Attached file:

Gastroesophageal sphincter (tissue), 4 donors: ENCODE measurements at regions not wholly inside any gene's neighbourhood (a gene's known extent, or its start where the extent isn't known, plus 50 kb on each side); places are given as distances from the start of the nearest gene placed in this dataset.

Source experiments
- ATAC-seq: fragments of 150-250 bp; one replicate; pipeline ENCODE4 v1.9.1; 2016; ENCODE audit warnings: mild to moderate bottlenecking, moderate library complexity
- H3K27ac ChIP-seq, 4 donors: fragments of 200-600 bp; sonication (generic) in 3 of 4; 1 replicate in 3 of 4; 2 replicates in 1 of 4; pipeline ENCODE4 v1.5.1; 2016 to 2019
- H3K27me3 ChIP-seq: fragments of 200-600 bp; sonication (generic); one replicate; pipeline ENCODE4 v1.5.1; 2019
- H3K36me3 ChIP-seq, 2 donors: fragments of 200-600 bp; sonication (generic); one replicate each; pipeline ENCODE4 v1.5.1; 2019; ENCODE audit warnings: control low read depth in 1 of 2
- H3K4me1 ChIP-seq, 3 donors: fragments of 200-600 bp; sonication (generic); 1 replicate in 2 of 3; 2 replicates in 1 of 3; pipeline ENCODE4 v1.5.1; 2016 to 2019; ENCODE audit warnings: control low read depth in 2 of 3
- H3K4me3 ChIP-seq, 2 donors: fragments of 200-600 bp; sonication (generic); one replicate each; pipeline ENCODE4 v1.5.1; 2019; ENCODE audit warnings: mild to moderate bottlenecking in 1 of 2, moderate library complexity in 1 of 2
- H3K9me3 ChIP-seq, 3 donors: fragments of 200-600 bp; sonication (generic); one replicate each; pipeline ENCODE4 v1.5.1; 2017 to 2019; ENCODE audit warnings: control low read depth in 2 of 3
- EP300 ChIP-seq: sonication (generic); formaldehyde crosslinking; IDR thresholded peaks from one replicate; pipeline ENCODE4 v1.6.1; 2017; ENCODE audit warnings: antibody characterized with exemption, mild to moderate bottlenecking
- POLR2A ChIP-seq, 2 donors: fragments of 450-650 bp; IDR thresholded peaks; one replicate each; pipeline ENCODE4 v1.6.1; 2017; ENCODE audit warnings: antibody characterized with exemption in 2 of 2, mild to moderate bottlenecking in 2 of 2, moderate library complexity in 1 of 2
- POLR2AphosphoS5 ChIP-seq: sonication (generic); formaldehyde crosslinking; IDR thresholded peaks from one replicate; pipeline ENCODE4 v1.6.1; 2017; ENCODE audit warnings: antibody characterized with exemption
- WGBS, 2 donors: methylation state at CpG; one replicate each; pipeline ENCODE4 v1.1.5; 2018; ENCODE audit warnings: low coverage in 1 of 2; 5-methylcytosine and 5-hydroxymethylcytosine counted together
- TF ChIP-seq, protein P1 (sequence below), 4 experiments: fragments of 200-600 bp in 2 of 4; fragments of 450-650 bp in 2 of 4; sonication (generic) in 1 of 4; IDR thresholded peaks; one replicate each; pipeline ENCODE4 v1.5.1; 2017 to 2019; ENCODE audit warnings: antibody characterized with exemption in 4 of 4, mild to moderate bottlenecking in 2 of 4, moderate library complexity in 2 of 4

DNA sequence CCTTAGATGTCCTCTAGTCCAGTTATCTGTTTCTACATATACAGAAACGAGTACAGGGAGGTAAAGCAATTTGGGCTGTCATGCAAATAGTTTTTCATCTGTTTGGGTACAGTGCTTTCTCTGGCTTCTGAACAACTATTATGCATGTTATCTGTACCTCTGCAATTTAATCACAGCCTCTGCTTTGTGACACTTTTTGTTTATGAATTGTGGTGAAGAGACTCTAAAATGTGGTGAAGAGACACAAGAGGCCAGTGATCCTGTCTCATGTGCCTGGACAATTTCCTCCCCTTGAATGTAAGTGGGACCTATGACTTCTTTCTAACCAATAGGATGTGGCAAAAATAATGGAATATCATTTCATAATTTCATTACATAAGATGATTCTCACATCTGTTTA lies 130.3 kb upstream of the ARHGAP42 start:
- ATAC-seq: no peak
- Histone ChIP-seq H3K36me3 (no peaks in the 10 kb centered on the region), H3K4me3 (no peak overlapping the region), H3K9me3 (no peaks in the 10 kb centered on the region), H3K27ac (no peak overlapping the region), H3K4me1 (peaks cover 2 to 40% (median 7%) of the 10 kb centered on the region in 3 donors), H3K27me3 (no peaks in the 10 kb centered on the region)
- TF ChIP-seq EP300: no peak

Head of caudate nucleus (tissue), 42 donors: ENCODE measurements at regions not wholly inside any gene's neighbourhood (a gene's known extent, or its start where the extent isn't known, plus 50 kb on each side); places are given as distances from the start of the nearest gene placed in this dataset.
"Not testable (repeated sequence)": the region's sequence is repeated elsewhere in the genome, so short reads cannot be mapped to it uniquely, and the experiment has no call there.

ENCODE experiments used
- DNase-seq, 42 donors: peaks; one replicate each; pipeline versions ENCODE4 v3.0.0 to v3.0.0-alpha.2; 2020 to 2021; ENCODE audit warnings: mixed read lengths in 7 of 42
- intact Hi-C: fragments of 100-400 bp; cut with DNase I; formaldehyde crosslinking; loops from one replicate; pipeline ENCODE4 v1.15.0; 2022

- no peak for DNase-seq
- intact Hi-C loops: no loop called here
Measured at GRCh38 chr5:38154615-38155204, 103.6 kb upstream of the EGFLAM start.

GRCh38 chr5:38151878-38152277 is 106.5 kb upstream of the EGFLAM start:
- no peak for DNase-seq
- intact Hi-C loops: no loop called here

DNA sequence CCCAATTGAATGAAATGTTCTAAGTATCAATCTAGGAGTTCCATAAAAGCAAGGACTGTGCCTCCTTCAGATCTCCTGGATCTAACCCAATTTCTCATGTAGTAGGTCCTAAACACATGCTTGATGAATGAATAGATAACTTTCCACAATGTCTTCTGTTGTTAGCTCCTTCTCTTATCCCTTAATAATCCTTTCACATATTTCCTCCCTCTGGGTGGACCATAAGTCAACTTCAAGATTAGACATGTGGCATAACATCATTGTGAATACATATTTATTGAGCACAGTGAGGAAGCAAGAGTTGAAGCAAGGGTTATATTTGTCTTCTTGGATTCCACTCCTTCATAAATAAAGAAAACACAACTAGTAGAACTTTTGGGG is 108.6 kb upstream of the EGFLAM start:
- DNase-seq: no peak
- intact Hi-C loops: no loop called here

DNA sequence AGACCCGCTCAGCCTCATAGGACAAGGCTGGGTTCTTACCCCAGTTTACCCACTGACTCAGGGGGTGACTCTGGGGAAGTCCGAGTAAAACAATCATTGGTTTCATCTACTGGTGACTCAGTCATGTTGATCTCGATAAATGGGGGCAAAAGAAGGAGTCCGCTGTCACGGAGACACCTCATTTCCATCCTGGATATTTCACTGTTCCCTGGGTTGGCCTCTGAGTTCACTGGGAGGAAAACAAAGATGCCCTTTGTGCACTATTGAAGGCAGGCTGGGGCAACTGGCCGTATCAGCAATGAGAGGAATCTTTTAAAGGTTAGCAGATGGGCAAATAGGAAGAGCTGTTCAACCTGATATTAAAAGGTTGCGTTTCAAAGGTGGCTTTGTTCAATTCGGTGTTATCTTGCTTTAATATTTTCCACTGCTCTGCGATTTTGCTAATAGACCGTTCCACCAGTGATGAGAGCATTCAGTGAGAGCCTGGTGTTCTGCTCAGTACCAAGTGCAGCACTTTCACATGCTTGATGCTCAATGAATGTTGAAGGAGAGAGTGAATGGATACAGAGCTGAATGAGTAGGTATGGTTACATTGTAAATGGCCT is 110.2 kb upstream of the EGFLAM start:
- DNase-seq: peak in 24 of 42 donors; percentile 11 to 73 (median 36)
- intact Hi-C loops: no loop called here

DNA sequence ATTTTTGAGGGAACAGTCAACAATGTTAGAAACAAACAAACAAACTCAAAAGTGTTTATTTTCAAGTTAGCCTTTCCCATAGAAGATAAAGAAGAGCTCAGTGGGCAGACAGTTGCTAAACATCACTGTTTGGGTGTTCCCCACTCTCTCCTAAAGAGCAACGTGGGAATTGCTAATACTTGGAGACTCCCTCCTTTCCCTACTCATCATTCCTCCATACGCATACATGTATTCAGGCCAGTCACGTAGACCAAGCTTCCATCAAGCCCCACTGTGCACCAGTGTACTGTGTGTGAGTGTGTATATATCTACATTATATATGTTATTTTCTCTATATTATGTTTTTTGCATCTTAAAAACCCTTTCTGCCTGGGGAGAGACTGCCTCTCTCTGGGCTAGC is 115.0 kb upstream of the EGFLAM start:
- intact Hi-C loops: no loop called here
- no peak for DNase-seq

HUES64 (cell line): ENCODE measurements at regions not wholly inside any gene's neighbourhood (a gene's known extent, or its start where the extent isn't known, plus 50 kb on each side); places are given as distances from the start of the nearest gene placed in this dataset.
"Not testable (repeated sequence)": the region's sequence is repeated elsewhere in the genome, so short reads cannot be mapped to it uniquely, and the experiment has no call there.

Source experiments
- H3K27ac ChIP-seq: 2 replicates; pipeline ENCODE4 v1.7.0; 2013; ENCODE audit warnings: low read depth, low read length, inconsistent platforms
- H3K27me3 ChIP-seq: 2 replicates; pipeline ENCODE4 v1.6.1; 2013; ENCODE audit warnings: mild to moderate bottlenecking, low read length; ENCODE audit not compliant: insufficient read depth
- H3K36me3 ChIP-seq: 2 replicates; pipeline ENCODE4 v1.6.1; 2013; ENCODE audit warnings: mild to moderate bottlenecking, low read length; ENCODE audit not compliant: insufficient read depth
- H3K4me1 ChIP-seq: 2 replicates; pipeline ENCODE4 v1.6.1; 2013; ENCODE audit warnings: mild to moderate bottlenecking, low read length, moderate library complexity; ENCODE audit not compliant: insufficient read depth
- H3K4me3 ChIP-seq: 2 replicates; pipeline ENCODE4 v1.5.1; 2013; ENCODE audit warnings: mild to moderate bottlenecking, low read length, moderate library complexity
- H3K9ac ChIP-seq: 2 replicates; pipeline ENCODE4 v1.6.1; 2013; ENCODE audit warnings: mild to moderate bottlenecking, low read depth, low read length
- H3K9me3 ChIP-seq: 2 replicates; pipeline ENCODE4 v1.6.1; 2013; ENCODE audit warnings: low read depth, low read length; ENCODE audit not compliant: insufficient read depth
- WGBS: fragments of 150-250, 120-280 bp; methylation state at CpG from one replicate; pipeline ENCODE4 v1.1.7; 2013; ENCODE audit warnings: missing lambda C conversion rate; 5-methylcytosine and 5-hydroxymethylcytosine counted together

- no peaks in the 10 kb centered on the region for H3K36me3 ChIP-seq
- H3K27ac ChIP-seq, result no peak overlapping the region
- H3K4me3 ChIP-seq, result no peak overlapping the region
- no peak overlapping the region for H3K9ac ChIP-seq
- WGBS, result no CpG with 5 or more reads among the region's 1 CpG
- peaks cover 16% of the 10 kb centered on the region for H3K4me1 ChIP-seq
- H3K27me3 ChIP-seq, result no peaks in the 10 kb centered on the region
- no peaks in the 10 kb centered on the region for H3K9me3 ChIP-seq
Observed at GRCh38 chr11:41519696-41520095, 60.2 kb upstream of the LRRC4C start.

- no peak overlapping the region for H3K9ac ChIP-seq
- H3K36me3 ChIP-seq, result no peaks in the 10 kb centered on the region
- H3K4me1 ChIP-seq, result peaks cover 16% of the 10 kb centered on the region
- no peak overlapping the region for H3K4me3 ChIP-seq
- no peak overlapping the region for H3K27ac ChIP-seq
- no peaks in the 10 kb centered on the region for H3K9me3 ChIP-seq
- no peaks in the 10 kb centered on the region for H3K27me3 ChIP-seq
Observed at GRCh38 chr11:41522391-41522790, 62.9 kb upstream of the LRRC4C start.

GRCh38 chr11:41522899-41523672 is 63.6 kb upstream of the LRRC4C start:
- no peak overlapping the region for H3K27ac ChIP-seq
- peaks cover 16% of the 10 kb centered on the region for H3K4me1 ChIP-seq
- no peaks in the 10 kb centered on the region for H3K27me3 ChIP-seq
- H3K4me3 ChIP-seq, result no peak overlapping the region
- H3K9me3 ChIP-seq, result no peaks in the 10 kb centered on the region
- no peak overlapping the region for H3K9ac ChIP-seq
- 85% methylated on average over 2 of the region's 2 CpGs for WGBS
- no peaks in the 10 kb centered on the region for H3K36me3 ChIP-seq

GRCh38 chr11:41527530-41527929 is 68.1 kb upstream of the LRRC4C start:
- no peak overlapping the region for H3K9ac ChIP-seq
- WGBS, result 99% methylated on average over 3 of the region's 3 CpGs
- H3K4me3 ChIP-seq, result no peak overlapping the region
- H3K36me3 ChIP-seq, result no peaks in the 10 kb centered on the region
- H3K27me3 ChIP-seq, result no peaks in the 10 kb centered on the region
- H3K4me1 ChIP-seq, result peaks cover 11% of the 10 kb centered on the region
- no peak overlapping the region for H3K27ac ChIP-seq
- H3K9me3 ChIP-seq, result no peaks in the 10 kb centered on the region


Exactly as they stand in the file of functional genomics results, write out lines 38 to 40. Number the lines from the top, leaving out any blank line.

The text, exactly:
- no peak for DNase-seq

HUES64 (cell line): ENCODE measurements at regions not wholly inside any gene's neighbourhood (a gene's known extent, or its start where the extent isn't known, plus 50 kb on each side); places are given as distances from the start of the nearest gene placed in this dataset.
"Not testable (repeated sequence)": the region's sequence is repeated elsewhere in the genome, so short reads cannot be mapped to it uniquely, and the experiment has no call there.